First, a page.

ROLAND WHITE reviews last night’s TV: The tills are alive with the sound of Tesco being praised to the skies
Inside Tesco: 24/7
One of the mischievous pleasures of Inside Tesco: 24/7 (C5) was wondering what was happening inside Sainsbury’s and Asda as they watched this lavish hymn of praise to their greatest rival.
How they must have fumed: unexpected jealous rage in the bagging area.
This profile and history of the store couldn’t have been any more favourable to Tesco if Julie Andrews had skipped down the frozen foods aisle singing: ‘The tills are alive.’
The tone was set from the start as the manager of Tesco Extra in Northampton — safely masked, of course — patrolled the aisles, cheerily greeting his staff by name. Oh, brave new world that has such people in it.
One of the mischievous pleasures of Inside Tesco: 24/7 (C5) was wondering what was happening inside Sainsbury’s and Asda as they watched this lavish hymn of praise to their greatest rival
The chain, which now has 3,627 stores in the UK alone, was founded as a group of market stalls by Sir Jack Cohen, and the company is still run on fairly simple principles. So simple that the current UK boss Jason Tarry explained: ‘Our job is to serve customers.’
Mansplaining at its finest.
Jack Cohen’s big innovation, which he pinched from America, was the idea of self-service.
In post-war Britain, this was a bit of a risk because people rather enjoyed being served. Apparently, it made them feel posh. Yet self-service proved hugely popular and sales boomed.
As a business expert explained: ‘The move to self-service is the first time the customers were co-creating the service experience.’ Remember that next time you are trudging along with a recalcitrant trolley. You are not shopping — you are co-creating.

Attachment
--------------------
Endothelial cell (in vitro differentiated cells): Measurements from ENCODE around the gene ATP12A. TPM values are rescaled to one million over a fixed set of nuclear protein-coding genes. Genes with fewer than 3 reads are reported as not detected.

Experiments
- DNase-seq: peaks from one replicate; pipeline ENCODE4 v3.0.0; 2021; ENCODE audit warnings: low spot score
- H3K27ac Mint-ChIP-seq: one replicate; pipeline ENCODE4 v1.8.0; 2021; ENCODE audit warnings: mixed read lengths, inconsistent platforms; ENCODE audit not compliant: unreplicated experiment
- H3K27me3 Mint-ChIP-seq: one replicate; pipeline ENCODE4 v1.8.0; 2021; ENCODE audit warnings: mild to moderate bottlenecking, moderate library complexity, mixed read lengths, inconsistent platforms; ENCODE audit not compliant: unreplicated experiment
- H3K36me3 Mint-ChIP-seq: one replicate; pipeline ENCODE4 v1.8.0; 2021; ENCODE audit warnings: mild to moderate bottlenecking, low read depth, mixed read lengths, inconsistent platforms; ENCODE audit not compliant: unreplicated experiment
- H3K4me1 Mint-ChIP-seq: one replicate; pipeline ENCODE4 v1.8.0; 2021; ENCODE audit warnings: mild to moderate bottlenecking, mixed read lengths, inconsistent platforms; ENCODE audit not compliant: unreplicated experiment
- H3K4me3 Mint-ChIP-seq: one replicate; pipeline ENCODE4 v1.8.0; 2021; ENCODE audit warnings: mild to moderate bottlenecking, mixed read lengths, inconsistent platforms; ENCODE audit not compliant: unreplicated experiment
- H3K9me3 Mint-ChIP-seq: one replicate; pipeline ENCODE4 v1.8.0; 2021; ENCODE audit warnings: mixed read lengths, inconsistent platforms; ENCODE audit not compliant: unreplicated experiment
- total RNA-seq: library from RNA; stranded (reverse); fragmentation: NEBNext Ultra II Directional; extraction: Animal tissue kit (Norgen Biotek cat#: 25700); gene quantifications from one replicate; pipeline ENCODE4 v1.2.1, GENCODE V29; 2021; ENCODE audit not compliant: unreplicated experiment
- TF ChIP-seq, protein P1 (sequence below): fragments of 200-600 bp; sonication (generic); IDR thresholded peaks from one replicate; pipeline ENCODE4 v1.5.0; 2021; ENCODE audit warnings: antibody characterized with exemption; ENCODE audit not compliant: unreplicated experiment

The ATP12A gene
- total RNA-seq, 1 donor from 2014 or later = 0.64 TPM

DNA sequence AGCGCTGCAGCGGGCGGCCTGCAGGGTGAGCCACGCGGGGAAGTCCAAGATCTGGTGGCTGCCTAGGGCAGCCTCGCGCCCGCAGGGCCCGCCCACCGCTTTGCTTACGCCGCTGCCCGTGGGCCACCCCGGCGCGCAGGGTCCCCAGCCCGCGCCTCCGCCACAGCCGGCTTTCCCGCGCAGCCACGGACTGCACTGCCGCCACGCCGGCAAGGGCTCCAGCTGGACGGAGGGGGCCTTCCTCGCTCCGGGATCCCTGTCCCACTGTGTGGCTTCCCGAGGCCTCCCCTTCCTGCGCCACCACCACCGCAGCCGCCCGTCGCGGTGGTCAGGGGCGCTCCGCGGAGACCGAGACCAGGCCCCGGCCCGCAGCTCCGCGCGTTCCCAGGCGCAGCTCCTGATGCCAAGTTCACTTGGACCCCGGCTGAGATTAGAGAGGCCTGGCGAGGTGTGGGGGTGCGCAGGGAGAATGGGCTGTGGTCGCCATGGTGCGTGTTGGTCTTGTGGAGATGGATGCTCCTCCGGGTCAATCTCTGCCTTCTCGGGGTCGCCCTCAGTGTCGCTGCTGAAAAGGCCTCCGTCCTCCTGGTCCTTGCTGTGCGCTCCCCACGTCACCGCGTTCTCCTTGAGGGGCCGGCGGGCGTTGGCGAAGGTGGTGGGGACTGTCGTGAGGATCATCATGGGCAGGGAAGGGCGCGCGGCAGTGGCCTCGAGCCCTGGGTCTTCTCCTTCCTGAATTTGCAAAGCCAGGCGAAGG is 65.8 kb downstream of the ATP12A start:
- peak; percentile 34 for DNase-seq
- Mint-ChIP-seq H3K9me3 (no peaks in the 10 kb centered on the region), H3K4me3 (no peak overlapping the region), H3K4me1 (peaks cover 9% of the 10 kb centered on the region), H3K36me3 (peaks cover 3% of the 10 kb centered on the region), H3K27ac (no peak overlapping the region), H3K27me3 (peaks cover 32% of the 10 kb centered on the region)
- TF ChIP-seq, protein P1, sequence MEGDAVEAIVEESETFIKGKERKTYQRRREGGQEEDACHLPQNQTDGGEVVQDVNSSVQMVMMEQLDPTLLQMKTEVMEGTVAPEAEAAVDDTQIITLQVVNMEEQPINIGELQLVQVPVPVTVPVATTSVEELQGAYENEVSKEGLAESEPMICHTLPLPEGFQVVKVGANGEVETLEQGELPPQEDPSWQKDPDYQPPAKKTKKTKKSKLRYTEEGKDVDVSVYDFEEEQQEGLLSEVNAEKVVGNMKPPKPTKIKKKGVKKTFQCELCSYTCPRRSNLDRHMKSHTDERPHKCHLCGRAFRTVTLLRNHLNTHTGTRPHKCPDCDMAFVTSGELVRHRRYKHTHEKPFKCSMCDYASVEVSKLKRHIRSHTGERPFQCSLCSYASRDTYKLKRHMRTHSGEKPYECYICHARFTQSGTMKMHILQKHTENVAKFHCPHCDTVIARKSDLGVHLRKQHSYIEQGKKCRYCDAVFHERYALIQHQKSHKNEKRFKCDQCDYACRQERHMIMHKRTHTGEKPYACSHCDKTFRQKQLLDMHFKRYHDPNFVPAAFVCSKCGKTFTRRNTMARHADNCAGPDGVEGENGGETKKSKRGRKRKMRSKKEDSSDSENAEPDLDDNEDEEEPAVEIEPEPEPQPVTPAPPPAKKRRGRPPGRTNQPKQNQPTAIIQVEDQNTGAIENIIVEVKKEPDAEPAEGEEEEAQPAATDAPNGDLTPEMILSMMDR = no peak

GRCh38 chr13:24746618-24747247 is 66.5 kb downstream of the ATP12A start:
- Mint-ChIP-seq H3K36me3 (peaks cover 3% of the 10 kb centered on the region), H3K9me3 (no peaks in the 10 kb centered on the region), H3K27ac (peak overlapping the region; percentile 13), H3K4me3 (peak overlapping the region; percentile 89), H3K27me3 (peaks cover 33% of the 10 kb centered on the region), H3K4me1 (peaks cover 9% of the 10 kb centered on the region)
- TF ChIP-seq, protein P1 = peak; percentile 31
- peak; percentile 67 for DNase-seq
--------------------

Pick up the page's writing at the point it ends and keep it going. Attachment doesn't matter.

Even the mundane parts of the business were lifted somehow by good camerawork and editing.
At a distribution centre in Daventry, we watched fork-lift trucks gliding to and fro, hauling trains of wire cages behind them.
It was hypnotic, almost balletic. All it needed was the music from Swan Lake.
In The Footsteps of Killers
In The Footsteps Of Killers (C4) pairs Silent Witness star Emilia Fox with Professor David Wilson, a criminologist, and asks them to tackle unsolved crimes.
The trouble with this idea is that crimes remain unsolved for a reason.
It’s well known that the first hours of a murder investigation are crucial, so what hope was there of tracking down the killer of RAF cook Rita Ellis, who in 1967 was strangled with her own underwear near the Buckinghamshire base where she worked? Especially when a follow-up police investigation in 2007 also reached a dead end.
In The Footsteps Of Killers (C4) pairs Silent Witness star Emilia Fox with Professor David Wilson, a criminologist, and asks them to tackle unsolved crimes
The professor looked determined and serious. Emilia offered wistful staring and intelligent nods. And it got them pretty much nowhere.
They concluded that Rita — seen shyly saluting in home movie footage — probably knew her killer, and that this might be a sexual encounter that went wrong.
Yet we’d been told earlier that this was a shy, timid teenager. Would she really have agreed to a sexual encounter in a remote copse, especially when she was supposed to be babysitting for a wing commander?
The investigators had all the tools of successful television crimebusters at their disposal. There were pin boards with maps and pictures linked by bits of coloured string.
There were interviews with retired detectives, and visits to the crime scene.
They even deployed the sort of haunting piano music which usually indicates that Inspector Morse is thinking very deeply, but in the end we weren’t any closer to finding the identity of Rita’s killer.
TRAIN-SPOTTERS OF THE WEEK
How times change. The Flying Scotsman: A Rail Romance (BBC4) showed packed crowds on platforms to wave off the country’s most famous locomotive.
These days the biggest attraction on the railways — with a distinctive and brightly coloured livery — is Michael Portillo.